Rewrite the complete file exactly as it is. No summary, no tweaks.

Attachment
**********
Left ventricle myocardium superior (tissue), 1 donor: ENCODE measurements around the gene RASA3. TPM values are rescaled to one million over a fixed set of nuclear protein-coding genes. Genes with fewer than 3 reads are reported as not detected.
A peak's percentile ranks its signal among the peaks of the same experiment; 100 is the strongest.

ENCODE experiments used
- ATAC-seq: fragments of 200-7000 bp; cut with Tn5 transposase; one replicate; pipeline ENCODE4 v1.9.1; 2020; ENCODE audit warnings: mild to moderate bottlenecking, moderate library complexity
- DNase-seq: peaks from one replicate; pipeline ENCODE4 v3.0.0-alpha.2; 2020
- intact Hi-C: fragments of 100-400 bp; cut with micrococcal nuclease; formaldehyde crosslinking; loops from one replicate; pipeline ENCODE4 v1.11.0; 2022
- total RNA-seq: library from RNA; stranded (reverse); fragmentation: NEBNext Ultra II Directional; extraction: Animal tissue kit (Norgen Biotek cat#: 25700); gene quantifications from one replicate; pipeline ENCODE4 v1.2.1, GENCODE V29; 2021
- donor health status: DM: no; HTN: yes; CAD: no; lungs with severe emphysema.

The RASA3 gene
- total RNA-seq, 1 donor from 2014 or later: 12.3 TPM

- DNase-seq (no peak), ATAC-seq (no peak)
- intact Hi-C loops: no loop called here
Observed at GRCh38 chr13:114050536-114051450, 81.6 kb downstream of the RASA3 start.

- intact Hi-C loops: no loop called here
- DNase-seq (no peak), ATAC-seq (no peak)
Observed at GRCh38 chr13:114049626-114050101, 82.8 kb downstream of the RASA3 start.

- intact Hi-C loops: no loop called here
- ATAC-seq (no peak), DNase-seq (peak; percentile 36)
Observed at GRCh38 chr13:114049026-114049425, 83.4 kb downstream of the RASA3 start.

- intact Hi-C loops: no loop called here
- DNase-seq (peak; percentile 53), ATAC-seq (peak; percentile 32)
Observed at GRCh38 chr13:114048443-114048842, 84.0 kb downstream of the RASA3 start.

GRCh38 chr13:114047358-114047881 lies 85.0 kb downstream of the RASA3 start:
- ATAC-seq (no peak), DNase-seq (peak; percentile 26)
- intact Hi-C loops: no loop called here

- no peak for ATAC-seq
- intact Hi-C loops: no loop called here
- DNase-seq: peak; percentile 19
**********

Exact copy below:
Left ventricle myocardium superior (tissue), 1 donor: ENCODE measurements around the gene RASA3. TPM values are rescaled to one million over a fixed set of nuclear protein-coding genes. Genes with fewer than 3 reads are reported as not detected.
A peak's percentile ranks its signal among the peaks of the same experiment; 100 is the strongest.

ENCODE experiments used
- ATAC-seq: fragments of 200-7000 bp; cut with Tn5 transposase; one replicate; pipeline ENCODE4 v1.9.1; 2020; ENCODE audit warnings: mild to moderate bottlenecking, moderate library complexity
- DNase-seq: peaks from one replicate; pipeline ENCODE4 v3.0.0-alpha.2; 2020
- intact Hi-C: fragments of 100-400 bp; cut with micrococcal nuclease; formaldehyde crosslinking; loops from one replicate; pipeline ENCODE4 v1.11.0; 2022
- total RNA-seq: library from RNA; stranded (reverse); fragmentation: NEBNext Ultra II Directional; extraction: Animal tissue kit (Norgen Biotek cat#: 25700); gene quantifications from one replicate; pipeline ENCODE4 v1.2.1, GENCODE V29; 2021
- donor health status: DM: no; HTN: yes; CAD: no; lungs with severe emphysema.

The RASA3 gene
- total RNA-seq, 1 donor from 2014 or later: 12.3 TPM

- DNase-seq (no peak), ATAC-seq (no peak)
- intact Hi-C loops: no loop called here
Observed at GRCh38 chr13:114050536-114051450, 81.6 kb downstream of the RASA3 start.

- intact Hi-C loops: no loop called here
- DNase-seq (no peak), ATAC-seq (no peak)
Observed at GRCh38 chr13:114049626-114050101, 82.8 kb downstream of the RASA3 start.

- intact Hi-C loops: no loop called here
- ATAC-seq (no peak), DNase-seq (peak; percentile 36)
Observed at GRCh38 chr13:114049026-114049425, 83.4 kb downstream of the RASA3 start.

- intact Hi-C loops: no loop called here
- DNase-seq (peak; percentile 53), ATAC-seq (peak; percentile 32)
Observed at GRCh38 chr13:114048443-114048842, 84.0 kb downstream of the RASA3 start.

GRCh38 chr13:114047358-114047881 lies 85.0 kb downstream of the RASA3 start:
- ATAC-seq (no peak), DNase-seq (peak; percentile 26)
- intact Hi-C loops: no loop called here

- no peak for ATAC-seq
- intact Hi-C loops: no loop called here
- DNase-seq: peak; percentile 19